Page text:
Philadelphia archbishop to announce abuse findings

Associated Press Modified: May 3, 2012 at 6:30 pm •  Published: May 3, 2012
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PHILADELPHIA (AP) — Philadelphia Archbishop Charles Chaput has many constituents to consider as he decides the fate of about two dozen priests suspended over child sex-abuse allegations.

The priests have been in limbo during an internal investigation that took more than a year. Their suspensions followed a second damning grand jury report on priest sexual-abuse in Philadelphia.

A person close to the process, speaking on condition of anonymity, told The Associated Press that Chaput plans to announce the outcome of at least some of the investigations Friday. The person is not authorized to speak publicly about the issue.

Chaput first discussed the matter with hundreds of Philadelphia priests summoned to a last-minute meeting Wednesday.

"I think he's smart, meeting with his priests, talking to them," said the Rev. Thomas J. Reese, a senior fellow at the Woodstock Theological Center at Georgetown University who has written a book on U.S. bishops. "Priests are one of the most important constituencies that a bishop has. He needs them to do almost anything in the diocese."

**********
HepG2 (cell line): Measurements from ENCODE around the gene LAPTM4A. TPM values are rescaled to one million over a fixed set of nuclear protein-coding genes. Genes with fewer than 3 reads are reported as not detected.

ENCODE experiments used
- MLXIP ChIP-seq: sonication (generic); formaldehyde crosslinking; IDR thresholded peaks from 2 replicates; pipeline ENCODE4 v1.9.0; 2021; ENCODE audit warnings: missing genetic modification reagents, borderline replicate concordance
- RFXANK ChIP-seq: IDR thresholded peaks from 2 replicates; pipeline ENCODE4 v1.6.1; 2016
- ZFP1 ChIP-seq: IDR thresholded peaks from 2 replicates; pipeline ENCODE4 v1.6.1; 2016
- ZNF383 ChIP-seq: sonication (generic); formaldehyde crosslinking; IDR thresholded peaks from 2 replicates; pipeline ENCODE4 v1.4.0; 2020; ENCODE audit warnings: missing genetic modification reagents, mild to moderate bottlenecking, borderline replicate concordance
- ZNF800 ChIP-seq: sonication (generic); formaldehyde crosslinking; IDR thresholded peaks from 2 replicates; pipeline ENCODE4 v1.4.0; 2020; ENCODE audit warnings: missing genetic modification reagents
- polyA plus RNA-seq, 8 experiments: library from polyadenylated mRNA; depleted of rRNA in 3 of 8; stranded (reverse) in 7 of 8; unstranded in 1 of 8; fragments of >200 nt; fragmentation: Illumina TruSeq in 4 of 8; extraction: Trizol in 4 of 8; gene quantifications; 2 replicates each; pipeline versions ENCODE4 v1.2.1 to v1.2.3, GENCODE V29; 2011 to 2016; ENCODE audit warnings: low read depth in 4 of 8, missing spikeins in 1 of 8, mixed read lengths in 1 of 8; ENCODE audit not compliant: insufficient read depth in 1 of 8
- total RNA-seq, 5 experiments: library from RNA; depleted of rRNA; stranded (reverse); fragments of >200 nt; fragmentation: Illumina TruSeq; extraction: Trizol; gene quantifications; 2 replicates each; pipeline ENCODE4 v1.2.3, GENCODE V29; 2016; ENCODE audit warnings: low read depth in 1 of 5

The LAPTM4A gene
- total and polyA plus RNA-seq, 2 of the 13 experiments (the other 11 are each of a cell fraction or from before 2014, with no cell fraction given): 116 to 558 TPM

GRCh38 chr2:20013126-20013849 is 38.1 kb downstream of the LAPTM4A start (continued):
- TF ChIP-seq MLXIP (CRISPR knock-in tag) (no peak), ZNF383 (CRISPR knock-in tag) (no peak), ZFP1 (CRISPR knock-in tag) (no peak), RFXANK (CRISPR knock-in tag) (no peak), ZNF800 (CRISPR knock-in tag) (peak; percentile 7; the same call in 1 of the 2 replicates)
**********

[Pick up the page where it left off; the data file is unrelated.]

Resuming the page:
The church must show concern for victims of the worldwide abuse crisis, while also giving accused priests a fair shake, Reese said.

Chaput is also painfully aware of a related criminal trial under way nearby. Monsignor William J. Lynn, a former top aide at the archdiocese, is charged with child endangerment for his handling of abuse complaints from 1992 to 2004, mostly under the late Cardinal Anthony Bevilacqua.

The February 2011 grand jury report that led to Lynn's case also alleged that dozens of accused priests were still active in Philadelphia, despite a zero-tolerance policy among U.S. bishops. The accusations ranged from sexual abuse to inappropriate boundary issues.

They could be returned to their parishes if vindicated Friday or removed from active ministry if not. There are 1.5 million Catholics in the five-county archdiocese, and about 800 priests.

Chaput inherited the Philadelphia problem when he arrived from Denver in August.



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